In accordance with another aspect of the invention, a method for performing a chemical mechanical planarization (CMP) process is provided. In this method, a wafer is immersed in a bath of an aqueous solution. A planarization media, which is oriented parallel to a plane of the surface of the wafer, is brought in compliance with the wafer. A portion of the wafer in compliance with the planarization media is then abraded. In one embodiment, the abrading is effected by rotating the planarization media in compliance with the wafer while holding the wafer in a fixed position. In another embodiment, the abrading is effected by rotating the planarization media in compliance with the wafer while rotating the wafer in an opposite direction relative to a planarization media.

In one embodiment, the method further includes circulating the aqueous solution. In one embodiment, the method further includes monitoring a concentration of the aqueous solution. In one embodiment, the method further includes reconditioning the aqueous solution by adjusting a concentration of the aqueous solution. In one embodiment, the method further includes monitoring a condition of the wafer in compliance with the planarization media.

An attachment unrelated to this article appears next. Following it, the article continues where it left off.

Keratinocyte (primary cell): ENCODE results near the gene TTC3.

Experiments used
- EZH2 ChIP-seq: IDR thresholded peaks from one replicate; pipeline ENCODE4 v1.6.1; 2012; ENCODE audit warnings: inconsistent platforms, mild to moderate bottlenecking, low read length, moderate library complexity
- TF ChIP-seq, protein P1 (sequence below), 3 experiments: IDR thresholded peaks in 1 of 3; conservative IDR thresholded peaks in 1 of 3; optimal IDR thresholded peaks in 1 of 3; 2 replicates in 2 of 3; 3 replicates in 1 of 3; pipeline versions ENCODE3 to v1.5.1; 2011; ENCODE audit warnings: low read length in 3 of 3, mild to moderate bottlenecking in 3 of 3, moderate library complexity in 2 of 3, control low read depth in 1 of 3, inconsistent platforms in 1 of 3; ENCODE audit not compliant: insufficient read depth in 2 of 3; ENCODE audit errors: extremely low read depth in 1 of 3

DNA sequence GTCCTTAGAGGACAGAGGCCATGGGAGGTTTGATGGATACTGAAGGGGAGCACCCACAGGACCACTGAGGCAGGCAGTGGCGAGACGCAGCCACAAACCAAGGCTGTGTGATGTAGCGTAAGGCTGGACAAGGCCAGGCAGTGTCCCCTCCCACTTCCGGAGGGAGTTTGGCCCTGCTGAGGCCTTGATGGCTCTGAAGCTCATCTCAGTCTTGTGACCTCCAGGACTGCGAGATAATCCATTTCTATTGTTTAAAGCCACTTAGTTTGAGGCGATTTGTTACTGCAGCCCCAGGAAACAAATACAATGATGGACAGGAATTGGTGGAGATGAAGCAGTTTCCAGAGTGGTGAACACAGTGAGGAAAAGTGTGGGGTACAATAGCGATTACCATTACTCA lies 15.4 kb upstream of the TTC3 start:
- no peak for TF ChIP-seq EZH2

The advantages of the present invention are numerous. Most notably, the CMP apparatus and the method of the present invention enable superior uniform planarization results to be achieved. The CMP apparatus provides an isothermal environment that significantly reduces temperature variations across the wafer surface and significantly reduces the shear forces exerted onto the wafer surface during the CMP process.

When an engineered planarization media, i.e., a planarization media having an abrasive film, is used, the improved surface property control of the planarization media enables a superior wafer surface planarity to be achieved. The CMP apparatus in conjunction with the engineered planarization media enables damage-free planarization processes involving relatively fragile wafer materials such as copper and low-k dielectric material. Planarization and film removal can now be performed more safely, i.e., without damaging the fragile wafer materials, through the use of the isothermal CMP apparatus and the engineered planarization media, which when combined provide more uniform and controlled friction distribution.